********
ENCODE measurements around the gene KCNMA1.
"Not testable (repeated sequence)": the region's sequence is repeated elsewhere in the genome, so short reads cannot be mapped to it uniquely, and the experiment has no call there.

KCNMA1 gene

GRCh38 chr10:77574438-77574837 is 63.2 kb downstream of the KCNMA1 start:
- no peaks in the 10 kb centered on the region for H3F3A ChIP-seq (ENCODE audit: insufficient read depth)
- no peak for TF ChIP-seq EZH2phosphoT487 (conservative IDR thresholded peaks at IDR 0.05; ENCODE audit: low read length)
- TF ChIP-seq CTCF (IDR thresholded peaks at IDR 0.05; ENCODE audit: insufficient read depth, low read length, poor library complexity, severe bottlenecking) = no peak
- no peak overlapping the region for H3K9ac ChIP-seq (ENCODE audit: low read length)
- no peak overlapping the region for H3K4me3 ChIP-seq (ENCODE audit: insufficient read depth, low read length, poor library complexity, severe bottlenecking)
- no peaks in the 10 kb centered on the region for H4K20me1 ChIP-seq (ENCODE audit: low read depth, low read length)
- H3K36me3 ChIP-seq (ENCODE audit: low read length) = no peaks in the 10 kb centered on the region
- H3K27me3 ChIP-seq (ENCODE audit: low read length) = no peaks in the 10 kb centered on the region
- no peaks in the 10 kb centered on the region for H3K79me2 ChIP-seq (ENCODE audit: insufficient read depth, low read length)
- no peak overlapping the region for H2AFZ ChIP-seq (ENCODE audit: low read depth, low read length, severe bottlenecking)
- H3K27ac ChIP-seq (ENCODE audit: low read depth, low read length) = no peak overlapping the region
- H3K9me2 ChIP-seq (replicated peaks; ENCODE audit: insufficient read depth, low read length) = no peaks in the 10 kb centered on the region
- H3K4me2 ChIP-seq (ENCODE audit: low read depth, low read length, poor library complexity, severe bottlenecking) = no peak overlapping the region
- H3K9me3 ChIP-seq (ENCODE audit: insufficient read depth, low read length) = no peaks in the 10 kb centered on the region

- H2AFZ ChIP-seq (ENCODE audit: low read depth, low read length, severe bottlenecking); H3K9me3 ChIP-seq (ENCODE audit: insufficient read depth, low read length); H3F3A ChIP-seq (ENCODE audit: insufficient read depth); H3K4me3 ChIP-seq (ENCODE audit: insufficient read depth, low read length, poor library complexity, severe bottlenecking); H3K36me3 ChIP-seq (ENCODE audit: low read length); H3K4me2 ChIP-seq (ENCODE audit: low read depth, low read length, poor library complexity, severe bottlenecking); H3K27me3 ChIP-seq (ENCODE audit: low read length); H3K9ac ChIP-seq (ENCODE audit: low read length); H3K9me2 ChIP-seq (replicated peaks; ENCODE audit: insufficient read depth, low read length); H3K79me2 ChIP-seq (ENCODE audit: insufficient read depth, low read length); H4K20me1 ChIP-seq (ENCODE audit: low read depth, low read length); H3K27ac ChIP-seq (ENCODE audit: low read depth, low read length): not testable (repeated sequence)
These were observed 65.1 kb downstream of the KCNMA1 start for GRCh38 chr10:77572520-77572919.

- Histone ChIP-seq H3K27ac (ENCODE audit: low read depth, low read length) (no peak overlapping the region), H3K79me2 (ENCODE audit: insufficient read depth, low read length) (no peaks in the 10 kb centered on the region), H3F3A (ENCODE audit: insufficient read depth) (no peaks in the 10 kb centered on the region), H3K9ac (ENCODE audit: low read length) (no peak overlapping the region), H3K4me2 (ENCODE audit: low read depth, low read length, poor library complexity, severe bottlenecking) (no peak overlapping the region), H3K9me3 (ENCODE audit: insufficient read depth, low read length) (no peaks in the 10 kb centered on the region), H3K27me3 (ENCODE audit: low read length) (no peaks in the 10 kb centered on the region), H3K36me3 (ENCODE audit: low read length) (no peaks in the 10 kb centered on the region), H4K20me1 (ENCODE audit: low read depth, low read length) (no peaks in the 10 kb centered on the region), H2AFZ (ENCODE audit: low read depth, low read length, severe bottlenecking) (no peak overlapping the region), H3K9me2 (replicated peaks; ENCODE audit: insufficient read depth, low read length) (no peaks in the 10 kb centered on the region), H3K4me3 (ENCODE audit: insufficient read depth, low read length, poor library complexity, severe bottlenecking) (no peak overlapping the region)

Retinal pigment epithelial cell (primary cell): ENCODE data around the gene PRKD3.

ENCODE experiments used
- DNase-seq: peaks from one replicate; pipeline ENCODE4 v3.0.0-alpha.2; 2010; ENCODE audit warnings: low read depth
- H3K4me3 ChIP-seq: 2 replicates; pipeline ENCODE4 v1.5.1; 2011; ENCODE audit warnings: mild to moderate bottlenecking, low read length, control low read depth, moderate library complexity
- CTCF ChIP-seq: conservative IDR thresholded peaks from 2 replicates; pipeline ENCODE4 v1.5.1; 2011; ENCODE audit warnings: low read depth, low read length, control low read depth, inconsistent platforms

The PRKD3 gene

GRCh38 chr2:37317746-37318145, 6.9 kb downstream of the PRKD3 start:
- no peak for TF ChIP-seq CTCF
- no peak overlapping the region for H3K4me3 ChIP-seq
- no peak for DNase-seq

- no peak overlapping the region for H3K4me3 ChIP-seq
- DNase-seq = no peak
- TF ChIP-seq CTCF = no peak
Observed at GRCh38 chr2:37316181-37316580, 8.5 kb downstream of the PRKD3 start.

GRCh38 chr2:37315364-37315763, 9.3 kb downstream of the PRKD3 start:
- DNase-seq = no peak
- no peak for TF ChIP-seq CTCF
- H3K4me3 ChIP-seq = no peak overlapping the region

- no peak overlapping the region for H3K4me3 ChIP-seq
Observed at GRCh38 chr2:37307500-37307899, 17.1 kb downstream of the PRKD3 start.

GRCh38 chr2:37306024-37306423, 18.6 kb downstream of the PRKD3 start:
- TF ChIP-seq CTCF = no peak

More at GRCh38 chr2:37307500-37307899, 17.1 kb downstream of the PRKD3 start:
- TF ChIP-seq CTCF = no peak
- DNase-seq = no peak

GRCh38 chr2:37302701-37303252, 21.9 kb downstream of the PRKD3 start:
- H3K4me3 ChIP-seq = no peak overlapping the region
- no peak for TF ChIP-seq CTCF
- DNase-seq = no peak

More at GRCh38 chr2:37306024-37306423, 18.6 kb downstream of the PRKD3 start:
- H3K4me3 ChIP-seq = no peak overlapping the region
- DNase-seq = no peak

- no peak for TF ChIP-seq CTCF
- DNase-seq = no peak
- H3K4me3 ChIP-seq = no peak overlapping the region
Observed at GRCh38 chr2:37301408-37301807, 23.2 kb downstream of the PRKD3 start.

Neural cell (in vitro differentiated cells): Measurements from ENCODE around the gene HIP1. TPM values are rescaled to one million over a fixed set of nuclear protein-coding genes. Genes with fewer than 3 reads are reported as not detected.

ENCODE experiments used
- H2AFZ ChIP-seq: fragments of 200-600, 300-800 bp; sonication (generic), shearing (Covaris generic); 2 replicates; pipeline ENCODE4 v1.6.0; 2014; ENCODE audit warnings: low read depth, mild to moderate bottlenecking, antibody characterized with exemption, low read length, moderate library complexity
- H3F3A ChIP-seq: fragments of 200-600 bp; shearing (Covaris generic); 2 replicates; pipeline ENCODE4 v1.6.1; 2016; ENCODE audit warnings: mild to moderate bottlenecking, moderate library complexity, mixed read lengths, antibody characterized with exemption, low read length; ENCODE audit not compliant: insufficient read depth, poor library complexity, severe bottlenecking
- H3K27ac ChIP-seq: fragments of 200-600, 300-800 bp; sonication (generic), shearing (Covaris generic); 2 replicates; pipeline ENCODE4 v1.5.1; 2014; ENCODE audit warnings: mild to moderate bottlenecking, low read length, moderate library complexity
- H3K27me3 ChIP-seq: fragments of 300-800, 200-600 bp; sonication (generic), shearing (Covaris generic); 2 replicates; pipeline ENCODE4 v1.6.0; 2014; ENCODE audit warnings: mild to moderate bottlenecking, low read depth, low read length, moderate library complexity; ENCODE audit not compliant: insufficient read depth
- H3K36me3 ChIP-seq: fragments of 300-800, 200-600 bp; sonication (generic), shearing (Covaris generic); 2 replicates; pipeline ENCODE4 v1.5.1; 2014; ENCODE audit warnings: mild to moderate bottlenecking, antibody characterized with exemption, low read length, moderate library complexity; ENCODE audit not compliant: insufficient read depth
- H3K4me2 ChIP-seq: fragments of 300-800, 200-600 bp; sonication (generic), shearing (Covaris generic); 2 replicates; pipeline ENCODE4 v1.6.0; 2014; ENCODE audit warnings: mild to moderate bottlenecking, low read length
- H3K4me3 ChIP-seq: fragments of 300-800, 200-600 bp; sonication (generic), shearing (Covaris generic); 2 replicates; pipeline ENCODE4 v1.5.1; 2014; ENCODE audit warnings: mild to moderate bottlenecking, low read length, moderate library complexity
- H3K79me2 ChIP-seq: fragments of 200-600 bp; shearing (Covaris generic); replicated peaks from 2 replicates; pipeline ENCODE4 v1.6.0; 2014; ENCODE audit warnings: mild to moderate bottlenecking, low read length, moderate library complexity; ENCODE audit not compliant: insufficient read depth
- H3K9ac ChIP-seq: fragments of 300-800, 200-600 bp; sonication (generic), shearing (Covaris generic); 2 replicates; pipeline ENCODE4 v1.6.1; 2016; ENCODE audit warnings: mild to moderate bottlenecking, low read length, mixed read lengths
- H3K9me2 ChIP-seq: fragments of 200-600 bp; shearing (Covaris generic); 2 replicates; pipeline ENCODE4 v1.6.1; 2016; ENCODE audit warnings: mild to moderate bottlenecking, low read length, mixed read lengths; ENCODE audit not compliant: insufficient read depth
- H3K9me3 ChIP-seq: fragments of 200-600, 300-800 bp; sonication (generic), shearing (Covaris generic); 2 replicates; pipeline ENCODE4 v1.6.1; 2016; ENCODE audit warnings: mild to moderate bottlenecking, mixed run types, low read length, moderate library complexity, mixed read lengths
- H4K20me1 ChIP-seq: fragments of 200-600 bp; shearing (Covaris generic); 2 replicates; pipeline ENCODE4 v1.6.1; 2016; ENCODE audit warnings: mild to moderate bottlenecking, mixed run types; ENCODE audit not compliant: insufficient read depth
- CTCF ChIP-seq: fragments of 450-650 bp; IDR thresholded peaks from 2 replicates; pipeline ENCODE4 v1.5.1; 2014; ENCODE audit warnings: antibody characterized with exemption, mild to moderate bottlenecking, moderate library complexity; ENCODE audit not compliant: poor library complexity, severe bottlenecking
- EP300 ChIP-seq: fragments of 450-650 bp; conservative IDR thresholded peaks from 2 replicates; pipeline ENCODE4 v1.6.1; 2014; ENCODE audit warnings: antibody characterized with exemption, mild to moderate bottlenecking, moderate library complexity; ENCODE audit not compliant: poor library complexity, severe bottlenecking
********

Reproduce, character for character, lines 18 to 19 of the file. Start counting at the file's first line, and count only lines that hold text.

- H3K9me3 ChIP-seq (ENCODE audit: insufficient read depth, low read length) = no peaks in the 10 kb centered on the region

- H2AFZ ChIP-seq (ENCODE audit: low read depth, low read length, severe bottlenecking); H3K9me3 ChIP-seq (ENCODE audit: insufficient read depth, low read length); H3F3A ChIP-seq (ENCODE audit: insufficient read depth); H3K4me3 ChIP-seq (ENCODE audit: insufficient read depth, low read length, poor library complexity, severe bottlenecking); H3K36me3 ChIP-seq (ENCODE audit: low read length); H3K4me2 ChIP-seq (ENCODE audit: low read depth, low read length, poor library complexity, severe bottlenecking); H3K27me3 ChIP-seq (ENCODE audit: low read length); H3K9ac ChIP-seq (ENCODE audit: low read length); H3K9me2 ChIP-seq (replicated peaks; ENCODE audit: insufficient read depth, low read length); H3K79me2 ChIP-seq (ENCODE audit: insufficient read depth, low read length); H4K20me1 ChIP-seq (ENCODE audit: low read depth, low read length); H3K27ac ChIP-seq (ENCODE audit: low read depth, low read length): not testable (repeated sequence)